Next up is me stroking my own ego with Tweets that got all of 5 likes or more (wow!) but it seemed the only way for me to manage these staggering numbers was through Tweeting about things completely irrelevant to the work.Screen Shot 2018-04-27 at 11.59.01 am.pngScreen Shot 2018-04-27 at 12.00.12 pm.png


This next one shows how good Twitter can really be when it comes to a (in this case) a teacher still being able to ask questions of a class even while we are doing something else.

Screen Shot 2018-04-27 at 12.09.49 pm.png                                                                Being able to talk like this saves the trouble of everyone trying to remember discussion points for the length of a movie and then recall them afterwards, you can just put out your thoughts and other people can agree, elaborate or debate at the time.


People would often post articles relating to the specific movies and although this is one of those I feel as if the general concept between the social difference between the predicted future in cyberpunk and the present is very different from the way they portray it.

Screen Shot 2018-04-27 at 12.20.30 pm.png                                                               Here is a link to that article if anybody is interested in having a bit of a read.


One thing that did surprise me about the process of live tweeting was when people outside of the course would join in the fun. There were multiple times when out teacher would talk about people from all over the world asking what BCM325 actually was with one saying “What is BCM325 and where can I get some!” So here are a couple of tweets that came from people outside the class.

Screen Shot 2018-04-27 at 12.37.26 pm.pngScreen Shot 2018-04-27 at 12.35.48 pm.png


Although I was originally going to finish off this post with a few more tweets from me actually talking about the content in class I have decided to make these last two Tweets displayed a couple of jokes that I made during live tweeting sessions, enjoy.Screen Shot 2018-04-27 at 12.36.57 pm.pngScreen Shot 2018-04-27 at 12.34.41 pm.png


Overall my experience with live tweeting was an unexpectedly positive one, I had never done anything like it in the past but, like I mentioned earlier, I feel like it was a great way to engage with the content while also having a bit of banter with the other students. All I hope is that we get the chance to do something like this again in another subject.

The Life of a Computer

There are countless ‘how to’ videos all over the internet that explain everything from how to complete a certain mission in a game to how you build own car and building Personal Computers, or PC’s, is no exception. Platforms like YouTube are saturated with videos about how to build your own PC and how easy it is to do.

giphy (2).gifScreen Shot 2018-03-23 at 7.41.10 pm

Unfortunately learning how to build something from most of these videos is like learning how to cook. In my experience learning how to cook it felt like every three seconds was somebody saying “and then leave it in the oven until it looks like its done”. Well what in the world is done supposed to look like? What if my oven is different from yours? How do I test when I think something is done? and I believe that videos of people explaining how to build a PC have the same issue, they tend to only make sense to those that know what they are doing.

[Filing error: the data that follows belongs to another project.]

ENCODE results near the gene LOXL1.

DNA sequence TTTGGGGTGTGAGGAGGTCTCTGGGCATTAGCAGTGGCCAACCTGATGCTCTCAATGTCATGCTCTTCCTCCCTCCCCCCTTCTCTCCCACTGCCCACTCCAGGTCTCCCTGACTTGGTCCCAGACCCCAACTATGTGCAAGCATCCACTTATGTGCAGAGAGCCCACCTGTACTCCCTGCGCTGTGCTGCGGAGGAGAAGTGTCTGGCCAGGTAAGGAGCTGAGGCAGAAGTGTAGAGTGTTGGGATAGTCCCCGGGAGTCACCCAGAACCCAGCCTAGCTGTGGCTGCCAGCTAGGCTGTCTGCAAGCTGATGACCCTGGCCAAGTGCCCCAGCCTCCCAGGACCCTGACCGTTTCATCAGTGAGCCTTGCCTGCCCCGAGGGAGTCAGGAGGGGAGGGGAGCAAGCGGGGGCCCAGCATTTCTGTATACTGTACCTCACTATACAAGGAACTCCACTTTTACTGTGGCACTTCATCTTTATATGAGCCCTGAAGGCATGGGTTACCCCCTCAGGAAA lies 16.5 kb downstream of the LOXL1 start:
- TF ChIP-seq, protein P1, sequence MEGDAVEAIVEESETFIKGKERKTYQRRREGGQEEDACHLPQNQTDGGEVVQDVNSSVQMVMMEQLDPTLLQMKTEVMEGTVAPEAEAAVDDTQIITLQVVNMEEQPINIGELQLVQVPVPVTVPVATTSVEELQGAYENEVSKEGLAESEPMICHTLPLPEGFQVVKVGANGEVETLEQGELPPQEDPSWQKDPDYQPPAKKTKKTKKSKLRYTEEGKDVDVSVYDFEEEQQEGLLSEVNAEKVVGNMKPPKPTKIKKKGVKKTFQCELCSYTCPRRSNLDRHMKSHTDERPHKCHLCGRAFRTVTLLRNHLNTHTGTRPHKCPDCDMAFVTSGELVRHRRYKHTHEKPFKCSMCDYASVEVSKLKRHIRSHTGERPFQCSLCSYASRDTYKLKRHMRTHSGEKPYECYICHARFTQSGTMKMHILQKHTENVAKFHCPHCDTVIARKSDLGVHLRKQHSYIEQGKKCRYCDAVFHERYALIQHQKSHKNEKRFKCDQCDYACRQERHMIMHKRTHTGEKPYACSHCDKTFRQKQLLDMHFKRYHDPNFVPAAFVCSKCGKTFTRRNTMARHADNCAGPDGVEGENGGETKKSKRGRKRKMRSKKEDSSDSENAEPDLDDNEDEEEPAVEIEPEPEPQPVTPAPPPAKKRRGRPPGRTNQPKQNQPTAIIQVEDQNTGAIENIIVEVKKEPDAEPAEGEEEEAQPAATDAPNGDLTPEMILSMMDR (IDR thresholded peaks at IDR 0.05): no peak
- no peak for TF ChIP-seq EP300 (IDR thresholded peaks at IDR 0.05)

I have been planning on building my own PC for an embarrassingly long time but have always managed to find excuses as to why I should be putting it off by making claims such as, I just don’t have the money or, I will think about it after I have gotten through this exam period only to promptly forget about it entirely. But if I was being completely honest with myself I would of realised, building a computer doesn’t even need to be that expensive, of course that being said I can’t settle for anything but the best to make sure I can do my university work on a highly responsive and fast computer in at least 2k resolution………. Or at least that is the reason I’m giving anyone who asks. My budget for the project which will include all hardware and software that I will need to make a working computer is between $2000 and $2500 AU and I want to use this opportunity of building my own PC to not only help people understand what all the seemingly random numbers and letters of different parts mean but also how you put them all together to create a finished product.

In case you haven’t quite caught on to what I intend to do yet over the course of the coming months I plan to (most likely) create a short series of youtube videos which address the issues of how to identify different specifications in computer parts and what you should be looking out for to differentiate between a high and low quality product, how to actually build a PC on a level that is hopefully relatable to those as absolutely clueless as myself and finally, but quite possibly most importantly, I want to talk about some of the issues surrounding computers like cryptocurrency mining and its effects on price (Especially how Ethereum mining forced up the price of graphics cards significantly). I also want to talk about how the concept of E-waste (electronic waste) is becoming a growing concern in the global community not only due to the amount of e-waste that exists, but also because of the implications it has on our environment and people’s health.